what does the pension reform change?

The pension reform will “improving the consideration of arduousness”, boasted the Minister of Labor, Olivier Dussopt, after the presentation of the bill in the Council of Ministers, Monday, January 23. But the unions, which also contest the postponement of the legal age to 64, believe that the hardship at work is still far from being recognized, and that the existing systems have been weakened since Emmanuel Macron came to power. , in 2017.

The Decoders of Monde take stock of how difficult working conditions are taken into account and what could change with the pension reform.

A prevention account created in 2014

The Touraine law of 2014 gradually extended the contribution period to forty-three annual installments, according to a schedule that the Borne government now wants to accelerate. But it also created the personal account for the prevention of hardship (C3P). A non-retroactive system allowing employees exposed to difficult working conditions to accumulate points to finance training, part-time work without a drop in salary or retirement up to two years earlier.

Originally, the C3P took into account ten risk factors:

  • “marked physical constraints”: manual handling of loads, painful postures, mechanical vibrations;
  • the “aggressive physical environment”: dangerous chemical agents, work in a hyperbaric environment, extreme temperatures, noise;
  • the “rhythms of work”: at night, in successive alternating shifts, repetitive.

These factors are qualified according to regulatory time and intensity thresholds. For example, an employee can have noise recognized as a hardship factor if his level of daily exposure (eight hours) reaches 81 decibels on average six hundred hours per year. Civil servants cannot benefit from it since active category public jobs (which present a particular risk or exceptional fatigue) already allow early retirement.

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A device planed from 2017

The C3P was considered a gas factory by the Medef and little appreciated by Emmanuel Macron who had declared before the employers, during the presidential campaign, in March 2017, “I don’t like the term arduousness, so I’ll delete it”. After he came to power at the end of 2017, the C3P was replaced by the Professional Prevention Account (C2P).

The government has not contented itself with deleting the word “difficulty”, it has also reformed its financing and removed four risk factors: the carrying of heavy loads, painful postures, mechanical vibrations and chemical risks. Many movers, construction workers or hairdressers have thus been excluded from the scheme.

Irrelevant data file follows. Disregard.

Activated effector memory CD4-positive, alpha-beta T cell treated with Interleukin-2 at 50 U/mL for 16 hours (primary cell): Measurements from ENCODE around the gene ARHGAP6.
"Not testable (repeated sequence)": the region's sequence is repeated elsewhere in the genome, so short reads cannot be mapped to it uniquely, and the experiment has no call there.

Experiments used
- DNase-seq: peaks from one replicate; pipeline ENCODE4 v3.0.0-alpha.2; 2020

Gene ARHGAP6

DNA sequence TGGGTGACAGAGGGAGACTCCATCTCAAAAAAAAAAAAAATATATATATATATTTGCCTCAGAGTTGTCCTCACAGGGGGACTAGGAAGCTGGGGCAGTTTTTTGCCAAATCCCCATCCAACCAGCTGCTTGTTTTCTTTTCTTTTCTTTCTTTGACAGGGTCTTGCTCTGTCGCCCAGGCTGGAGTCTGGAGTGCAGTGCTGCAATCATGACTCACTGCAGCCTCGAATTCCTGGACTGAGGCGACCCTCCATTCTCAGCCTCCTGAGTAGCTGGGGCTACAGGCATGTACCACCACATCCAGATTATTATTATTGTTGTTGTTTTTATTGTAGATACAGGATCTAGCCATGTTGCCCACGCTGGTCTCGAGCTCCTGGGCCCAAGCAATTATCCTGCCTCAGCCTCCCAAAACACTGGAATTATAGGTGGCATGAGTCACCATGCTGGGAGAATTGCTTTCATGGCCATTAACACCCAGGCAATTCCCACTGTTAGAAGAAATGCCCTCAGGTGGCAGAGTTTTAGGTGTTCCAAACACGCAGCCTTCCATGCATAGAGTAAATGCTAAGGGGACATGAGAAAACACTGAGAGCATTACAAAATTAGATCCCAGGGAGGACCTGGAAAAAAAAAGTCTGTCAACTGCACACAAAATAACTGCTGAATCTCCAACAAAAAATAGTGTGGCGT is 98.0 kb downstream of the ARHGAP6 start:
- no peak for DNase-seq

An employee earns one point for each three-month period of exposure to a risk factor. In case of exposure to several factors, the points are doubled. Thus, an employee exposed all year round to a factor can obtain four points per year, while an employee who is exposed multiple times can acquire eight. For example, it takes ten points to obtain a quarter increase in the duration of pension insurance.

The latest annual report from Health Insurance “occupational risks” reports 643,243 employees declared in 2021 to the C2P by their employer, of which 581,574 (i.e. 90%) have points ” a log “. More than three-quarters of them are men, 45% of whom worked in manufacturing industry sectors. More than half of the employees declared exposed in 2021 were between 35 and 54 years old.

In total, nearly 1.9 million employees have credited points since the start of the system, but only 18,933 requests to use points were submitted between 2015 and the end of 2021. In the majority of cases (61%), the applicants used their points to retire earlier: a possibility open only to employees aged at least 55 and who could advance their retirement by a maximum of two years.

In a report published at the end of 2022, the Court of Auditors estimated that the very small number of C2P users could “explained by the necessarily gradual increase in load”. However, she pointed “a device intended to have only a reduced effect, with no impact on prevention” and that “is not up to the objectives assigned to it, in a context where the retirement age is also falling”.

Read also: Article reserved for our subscribers Hardship at work: the Court of Auditors criticizes the reform under Macron’s first five-year term

What does the new reform provide?

  • An investment fund for the prevention of professional wear and tear